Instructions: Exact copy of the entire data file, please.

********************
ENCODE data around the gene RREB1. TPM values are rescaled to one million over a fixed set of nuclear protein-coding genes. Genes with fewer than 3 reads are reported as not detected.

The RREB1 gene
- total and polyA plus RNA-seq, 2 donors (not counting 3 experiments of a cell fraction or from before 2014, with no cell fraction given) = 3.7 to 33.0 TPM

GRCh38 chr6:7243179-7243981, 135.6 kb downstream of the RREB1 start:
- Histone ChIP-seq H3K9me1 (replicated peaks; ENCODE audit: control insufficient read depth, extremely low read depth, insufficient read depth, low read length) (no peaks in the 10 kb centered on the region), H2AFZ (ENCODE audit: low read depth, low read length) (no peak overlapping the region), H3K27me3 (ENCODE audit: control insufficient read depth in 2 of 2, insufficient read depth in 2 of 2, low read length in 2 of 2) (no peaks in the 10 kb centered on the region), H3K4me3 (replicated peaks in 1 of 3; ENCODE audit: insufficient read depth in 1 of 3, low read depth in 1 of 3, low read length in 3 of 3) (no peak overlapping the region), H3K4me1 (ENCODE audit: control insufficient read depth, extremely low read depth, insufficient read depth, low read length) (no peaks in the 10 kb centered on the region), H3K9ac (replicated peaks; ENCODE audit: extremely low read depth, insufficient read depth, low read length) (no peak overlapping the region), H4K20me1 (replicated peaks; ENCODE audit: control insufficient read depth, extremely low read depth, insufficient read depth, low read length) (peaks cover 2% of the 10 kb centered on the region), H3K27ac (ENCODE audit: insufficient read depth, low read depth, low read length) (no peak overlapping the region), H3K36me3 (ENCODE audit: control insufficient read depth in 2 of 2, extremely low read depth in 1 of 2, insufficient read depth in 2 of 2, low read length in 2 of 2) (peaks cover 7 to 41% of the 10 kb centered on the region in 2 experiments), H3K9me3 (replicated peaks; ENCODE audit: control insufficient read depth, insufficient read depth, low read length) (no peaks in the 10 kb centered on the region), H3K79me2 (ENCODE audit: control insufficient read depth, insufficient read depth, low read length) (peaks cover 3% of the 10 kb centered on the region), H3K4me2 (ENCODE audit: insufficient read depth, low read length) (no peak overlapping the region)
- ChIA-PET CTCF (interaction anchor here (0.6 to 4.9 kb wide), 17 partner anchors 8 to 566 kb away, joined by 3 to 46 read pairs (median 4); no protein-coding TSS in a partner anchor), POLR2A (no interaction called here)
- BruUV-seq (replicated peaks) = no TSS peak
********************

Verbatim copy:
ENCODE data around the gene RREB1. TPM values are rescaled to one million over a fixed set of nuclear protein-coding genes. Genes with fewer than 3 reads are reported as not detected.

The RREB1 gene
- total and polyA plus RNA-seq, 2 donors (not counting 3 experiments of a cell fraction or from before 2014, with no cell fraction given) = 3.7 to 33.0 TPM

GRCh38 chr6:7243179-7243981, 135.6 kb downstream of the RREB1 start:
- Histone ChIP-seq H3K9me1 (replicated peaks; ENCODE audit: control insufficient read depth, extremely low read depth, insufficient read depth, low read length) (no peaks in the 10 kb centered on the region), H2AFZ (ENCODE audit: low read depth, low read length) (no peak overlapping the region), H3K27me3 (ENCODE audit: control insufficient read depth in 2 of 2, insufficient read depth in 2 of 2, low read length in 2 of 2) (no peaks in the 10 kb centered on the region), H3K4me3 (replicated peaks in 1 of 3; ENCODE audit: insufficient read depth in 1 of 3, low read depth in 1 of 3, low read length in 3 of 3) (no peak overlapping the region), H3K4me1 (ENCODE audit: control insufficient read depth, extremely low read depth, insufficient read depth, low read length) (no peaks in the 10 kb centered on the region), H3K9ac (replicated peaks; ENCODE audit: extremely low read depth, insufficient read depth, low read length) (no peak overlapping the region), H4K20me1 (replicated peaks; ENCODE audit: control insufficient read depth, extremely low read depth, insufficient read depth, low read length) (peaks cover 2% of the 10 kb centered on the region), H3K27ac (ENCODE audit: insufficient read depth, low read depth, low read length) (no peak overlapping the region), H3K36me3 (ENCODE audit: control insufficient read depth in 2 of 2, extremely low read depth in 1 of 2, insufficient read depth in 2 of 2, low read length in 2 of 2) (peaks cover 7 to 41% of the 10 kb centered on the region in 2 experiments), H3K9me3 (replicated peaks; ENCODE audit: control insufficient read depth, insufficient read depth, low read length) (no peaks in the 10 kb centered on the region), H3K79me2 (ENCODE audit: control insufficient read depth, insufficient read depth, low read length) (peaks cover 3% of the 10 kb centered on the region), H3K4me2 (ENCODE audit: insufficient read depth, low read length) (no peak overlapping the region)
- ChIA-PET CTCF (interaction anchor here (0.6 to 4.9 kb wide), 17 partner anchors 8 to 566 kb away, joined by 3 to 46 read pairs (median 4); no protein-coding TSS in a partner anchor), POLR2A (no interaction called here)
- BruUV-seq (replicated peaks) = no TSS peak